UIndy alum assists in science breakthrough
Dr. Zachary Throckmorton, who earned a UIndy master’s degree in 2007, examines a fossil specimen at the Evolutionary Studies Institute of South Africa’s University of the Witwatersrand. (photo by William Harcourt-Smith)
Previously unknown species sheds new light on human evolution
The worlds of science and pop culture alike were rocked last week by a landmark announcement, and a University of Indianapolis alumnus had a hand in it – or, perhaps more accurately, a foot.
Dr. Zachary Throckmorton ’07, now a professor at Tennessee’s Lincoln Memorial University, is among a select international group of scientists who were invited to study specimens and co-author the first published analyses of a previously unknown species of ancient hominin. In a barely accessible cave chamber in South Africa, Homo naledi appears to have deliberately interred the bodies of its dead, a practice once thought exclusive to modern humans.
The news was announced Thursday through two papers in the scientific journal eLife and a story on the National Geographic website, followed by media accounts worldwide. The project is the cover story in National Geographic’s October issue and the subject of a NOVA/National Geographic Special that is viewable online and airs for the first time Wednesday night. Even The Onion offered a typically cheeky take on the news.
Throckmorton, 34, who came to UIndy in 2004 to study evolutionary anatomy under Professor John Langdon and earn his Master of Science in Human Biology, said by phone this week that the ongoing project is the opportunity of a lifetime.
“Every once in a while there’s a remarkable discovery or development in the field that provides an enormous amount of new data that is really exciting for everyone in the field to start considering,” the Michigan native said. “If you had told me in 2004, ‘Hey, you’d better get back to studying because in a decade you’re going to have an opportunity to describe a new species of the genus Homo,’ I would have said ‘Yeah, sure.’”
In addition to his former adviser Langdon (“It’s kind of cool to be able to call him ‘John’ now”), Throckmorton has stayed in touch with many of the UIndy faculty members he studied under or met while rising through the academic ranks: Stephen Nawrocki, Christopher Schmidt, Sandra Davis, Roger Sweets and Krista Latham, as well as the retired Mary Ritke and Gerald Zimmerman, among others.
The Homo naledi fossils were first uncovered in 2013 in a cave known as Rising Star near Johannesburg, South Africa, on expeditions led by Lee Berger, a research professor at the nearby University of the Witwatersrand. Throckmorton, who earned his master’s and doctoral degrees in anthropology from University of Wisconsin-Madison, got involved by responding to a callout issued through social media and the National Geographic website, which specifically sought up-and-coming young scientists with particular specialties to join in the analysis of the specimens.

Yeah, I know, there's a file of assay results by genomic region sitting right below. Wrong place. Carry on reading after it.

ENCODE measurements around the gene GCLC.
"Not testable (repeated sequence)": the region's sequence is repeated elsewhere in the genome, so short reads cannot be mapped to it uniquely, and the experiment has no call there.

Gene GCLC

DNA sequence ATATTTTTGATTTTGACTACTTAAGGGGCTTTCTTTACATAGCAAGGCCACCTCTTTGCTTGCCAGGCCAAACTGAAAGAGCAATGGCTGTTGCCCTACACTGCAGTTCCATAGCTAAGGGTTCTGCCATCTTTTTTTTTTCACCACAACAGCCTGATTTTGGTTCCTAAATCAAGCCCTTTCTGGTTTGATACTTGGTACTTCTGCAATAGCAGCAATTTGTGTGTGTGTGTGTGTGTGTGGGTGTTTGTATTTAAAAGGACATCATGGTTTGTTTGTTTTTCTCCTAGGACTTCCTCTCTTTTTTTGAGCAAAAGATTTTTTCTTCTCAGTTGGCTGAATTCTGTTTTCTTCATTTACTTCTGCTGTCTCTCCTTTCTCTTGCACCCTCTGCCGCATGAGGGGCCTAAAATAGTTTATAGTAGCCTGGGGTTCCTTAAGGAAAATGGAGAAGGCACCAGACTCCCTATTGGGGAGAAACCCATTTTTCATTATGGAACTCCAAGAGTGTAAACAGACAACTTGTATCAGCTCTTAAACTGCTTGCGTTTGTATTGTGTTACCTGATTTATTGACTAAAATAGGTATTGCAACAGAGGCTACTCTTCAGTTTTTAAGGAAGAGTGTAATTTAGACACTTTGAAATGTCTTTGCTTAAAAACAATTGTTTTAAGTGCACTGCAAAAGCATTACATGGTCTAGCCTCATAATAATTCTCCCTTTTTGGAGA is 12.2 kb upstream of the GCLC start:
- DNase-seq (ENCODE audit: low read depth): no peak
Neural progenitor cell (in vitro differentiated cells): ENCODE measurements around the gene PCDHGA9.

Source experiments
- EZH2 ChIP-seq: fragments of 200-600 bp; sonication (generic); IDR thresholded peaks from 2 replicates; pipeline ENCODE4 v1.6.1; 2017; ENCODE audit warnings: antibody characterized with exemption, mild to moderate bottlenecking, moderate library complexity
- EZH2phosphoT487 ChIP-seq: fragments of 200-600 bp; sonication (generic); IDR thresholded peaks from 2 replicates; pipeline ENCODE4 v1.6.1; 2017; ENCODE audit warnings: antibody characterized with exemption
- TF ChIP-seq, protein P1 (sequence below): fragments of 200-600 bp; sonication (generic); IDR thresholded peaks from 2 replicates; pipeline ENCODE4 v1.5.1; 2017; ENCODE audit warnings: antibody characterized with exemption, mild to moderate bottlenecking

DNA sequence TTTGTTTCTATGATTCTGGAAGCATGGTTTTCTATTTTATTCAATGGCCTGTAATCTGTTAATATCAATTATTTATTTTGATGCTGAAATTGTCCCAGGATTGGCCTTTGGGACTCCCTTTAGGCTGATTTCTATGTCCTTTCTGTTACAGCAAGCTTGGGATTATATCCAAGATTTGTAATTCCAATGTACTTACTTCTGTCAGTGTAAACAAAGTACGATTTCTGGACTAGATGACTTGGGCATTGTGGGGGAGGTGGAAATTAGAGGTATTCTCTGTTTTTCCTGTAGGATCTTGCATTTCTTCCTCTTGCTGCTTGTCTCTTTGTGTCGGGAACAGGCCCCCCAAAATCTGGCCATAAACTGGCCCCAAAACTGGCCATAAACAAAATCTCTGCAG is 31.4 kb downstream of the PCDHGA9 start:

With his expertise in the evolution of the human foot and ankle, Throckmorton was among the lucky few selected from hundreds of applicants. He spent six weeks during the summer of 2014 and another three weeks this spring participating in the Rising Star Workshop at University of the Witwatersrand’s Evolutionary Studies Institute, helping to describe what had been found.
Initially, the guest researchers knew something special was happening but had no idea how groundbreaking the new discovery was.
“I figured that they had found maybe two or three reasonably well-preserved skeletons from an already existing and already known species of hominin,” he recalls. “It was very quickly apparent that we had over 1,500 different identifiable bones and that this was a fossil assemblage that was completely unprecedented in the African hominin fossil record. And it became fairly clear about a month into the workshop that we were dealing with a previously undescribed species whose anatomy was sufficiently different from the anatomy of other known species of extinct humans that it warranted getting its own species.”
The anatomy of Homo naledi resembles modern humans in many ways, Throckmorton says, even though its brain was only a third of the size. Various factors have complicated efforts to date the specimens, but so far that has helped the researchers avoid preconceived notions that might bias their observations.
“The part that I work on, the foot and ankle, is very modern,” he says. “Whereas, say, the shoulder joint is not modern-like at all, and anyone can see the differences.”
On the heels of the initial announcement, Throckmorton elaborates further on his findings in another paper set to be published this month in another major scientific journal. And all of this groundbreaking news is “really just the tip of the iceberg” in terms of what scientists eventually can learn from Homo naledi and from other fossil evidence that is almost sure to be found in Rising Star Cave.
Throckmorton looks forward to the challenge, and he points again to UIndy as a crucial step in his own evolution as a scientist.
“I am very fortunate,” he says. “And I would not be here and I would not have had this opportunity if it weren’t for Dr. Langdon. … He busted my chops when I thought I could get away with being a bum. He knew what I was capable of, and he pushed me to do what I could, and that’s what I needed when I was 23.”